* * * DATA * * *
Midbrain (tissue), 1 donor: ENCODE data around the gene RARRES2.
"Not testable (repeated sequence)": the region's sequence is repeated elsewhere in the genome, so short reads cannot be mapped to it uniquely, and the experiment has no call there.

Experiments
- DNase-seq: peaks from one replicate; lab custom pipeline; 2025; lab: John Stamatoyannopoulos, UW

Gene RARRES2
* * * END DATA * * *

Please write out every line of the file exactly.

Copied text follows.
Midbrain (tissue), 1 donor: ENCODE data around the gene RARRES2.
"Not testable (repeated sequence)": the region's sequence is repeated elsewhere in the genome, so short reads cannot be mapped to it uniquely, and the experiment has no call there.

Experiments
- DNase-seq: peaks from one replicate; lab custom pipeline; 2025; lab: John Stamatoyannopoulos, UW

Gene RARRES2